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In-gel digestion of proteins for peptide fingerprint mapping

Polyacrylamide gel electrophoresis is a widely used technique to separate proteins from biological samples. Moreover, the development of two-dimensional (2D) gel electrophoresis has provided a tool for differential protein display, which allows for the quantitative analysis of many (~500-1000) of proteins simultaneously. Complex biological questions can now be approached by analyzing differences in the 2D gel patterns between control and experimental states.

While high sensitivity staining methods could visualize proteins at increasingly low levels, originally protein identification was limited by the sensitivity of Edman sequencing. However, in the last few years mass spectrometry has become established as a viable and more sensitive alternative, with the development of ESI-MS and MALDI-MS. Peptide mass fingerprinting uses the peptide masses obtained by digestion to search the protein and DNA databases, to find proteins that show a similar theoretical digest pattern (see eg., Shevchenko et al. 1996a and b).

In the protocol below, we describe the in-gel digestion procedure, as it is routinely performed in our laboratory, for peptide mass mapping of picomole to subpicomole quantities of protein derived from coomassie- or silver stained polyacrylamide gels. First, SDS is removed from the gel prior to digestion, in several ammoniumcarbonate/acetonitrile washing steps. The excised gel pieces are subsequently dried and rehydrated with enzyme in buffer. Alternatively, the washed gel pieces may be reduced and S-alkylated prior to rehydration with enzyme. After digestion, the peptides are extracted from the gel and mass analyzed.

In-gel digestion procedure


25 mM NH4HCO3 in 50% acetonitrile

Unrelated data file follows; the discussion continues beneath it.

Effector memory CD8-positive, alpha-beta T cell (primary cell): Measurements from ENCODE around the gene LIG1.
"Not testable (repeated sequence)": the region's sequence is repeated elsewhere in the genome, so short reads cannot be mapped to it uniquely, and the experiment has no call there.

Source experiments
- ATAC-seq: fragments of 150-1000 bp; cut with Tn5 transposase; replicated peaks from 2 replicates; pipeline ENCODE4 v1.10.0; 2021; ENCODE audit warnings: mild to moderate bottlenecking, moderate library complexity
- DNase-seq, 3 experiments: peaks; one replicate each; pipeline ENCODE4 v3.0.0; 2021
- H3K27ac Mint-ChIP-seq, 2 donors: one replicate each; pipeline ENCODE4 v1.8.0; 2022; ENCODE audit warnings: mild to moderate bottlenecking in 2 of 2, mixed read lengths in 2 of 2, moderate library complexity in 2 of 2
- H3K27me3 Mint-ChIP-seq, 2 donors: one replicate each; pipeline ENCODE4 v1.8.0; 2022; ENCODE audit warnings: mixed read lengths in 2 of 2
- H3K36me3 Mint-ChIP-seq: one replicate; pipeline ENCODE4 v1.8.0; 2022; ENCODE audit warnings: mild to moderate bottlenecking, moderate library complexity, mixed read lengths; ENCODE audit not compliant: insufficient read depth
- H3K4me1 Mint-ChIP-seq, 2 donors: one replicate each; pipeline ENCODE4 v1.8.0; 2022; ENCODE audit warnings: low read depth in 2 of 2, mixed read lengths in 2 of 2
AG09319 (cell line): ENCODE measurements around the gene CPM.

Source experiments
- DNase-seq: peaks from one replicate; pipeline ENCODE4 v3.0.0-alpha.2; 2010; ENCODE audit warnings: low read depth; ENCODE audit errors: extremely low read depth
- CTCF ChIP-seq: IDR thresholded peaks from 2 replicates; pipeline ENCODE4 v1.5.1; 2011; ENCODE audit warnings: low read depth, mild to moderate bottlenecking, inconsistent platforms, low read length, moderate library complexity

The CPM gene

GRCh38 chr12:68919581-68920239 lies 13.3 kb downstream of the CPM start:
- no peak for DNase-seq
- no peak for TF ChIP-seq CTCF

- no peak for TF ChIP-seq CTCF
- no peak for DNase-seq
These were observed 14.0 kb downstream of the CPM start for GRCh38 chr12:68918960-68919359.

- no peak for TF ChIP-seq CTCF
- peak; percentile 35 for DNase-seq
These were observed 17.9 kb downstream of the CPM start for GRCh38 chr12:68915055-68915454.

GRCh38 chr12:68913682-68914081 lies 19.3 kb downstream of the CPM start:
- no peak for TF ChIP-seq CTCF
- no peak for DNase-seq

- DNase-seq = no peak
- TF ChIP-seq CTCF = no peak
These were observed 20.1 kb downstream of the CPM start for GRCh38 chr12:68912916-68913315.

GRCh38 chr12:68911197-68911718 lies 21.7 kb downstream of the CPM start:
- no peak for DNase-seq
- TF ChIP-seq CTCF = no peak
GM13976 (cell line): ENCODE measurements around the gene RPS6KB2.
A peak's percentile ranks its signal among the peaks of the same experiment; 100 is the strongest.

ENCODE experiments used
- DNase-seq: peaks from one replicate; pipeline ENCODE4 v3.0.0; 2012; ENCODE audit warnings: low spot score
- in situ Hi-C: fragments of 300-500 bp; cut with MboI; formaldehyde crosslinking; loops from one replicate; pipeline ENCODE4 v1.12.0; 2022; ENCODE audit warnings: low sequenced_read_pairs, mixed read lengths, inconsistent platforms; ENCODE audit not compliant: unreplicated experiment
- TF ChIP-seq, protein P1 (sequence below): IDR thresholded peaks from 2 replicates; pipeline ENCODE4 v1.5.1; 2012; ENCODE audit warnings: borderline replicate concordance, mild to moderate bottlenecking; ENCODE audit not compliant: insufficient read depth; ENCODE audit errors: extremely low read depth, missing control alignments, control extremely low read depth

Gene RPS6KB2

25 mM NH4HCO3, pH 8

5% TFA/ 50% acetonitrile

0.1 mg/ml trypsin (sequence grade, Promega) in 25 mM NH4HCO3, pH 8

10 mM dithiotreitol in 25 mM NH4HCO3

55 mM iodoacetamide in 25 mM NH4HCO3

Generally, trypsin is the protease of choice for peptide mass fingerprinting, because of its reliability and its substrate specificity, yielding peptides with C-terminal basic residues (Arg and Lys), which facilitates ionization and subsequent mass spectrometric sequencing.

Dissolve trypsin just before use in ice-cold buffer (to reduce auto-proteolysis).

1. Excise protein bands/spots of interest from the gel and cut each gel piece into small particles (~1 mm x 1 mm) using a scalpel and place into a 0.65 ml siliconized tube (PGC scientific). Also cut out a gel piece from a protein-free region of the gel, for a parallel control digestion to identify trypsin autoproteolysis products.

A small gel particle size facilitates the removal of SDS (and coomassie) during the washes, and improves enzyme access to the gel.

For a silver-staining protocol compatible with mass spectrometry, see Shevchenco et al. (1996a).

2. Add ~100 ml 25 mM NH4HCO3 in 50% acetonitrile (or enough to immerse the gel particles) and vortex for 10 min. Use gel-loading pipet tips to remove the solution (pale blue in case of coomassie staining) and discard. Repeat this wash/dehydration step up to ~2-3 times.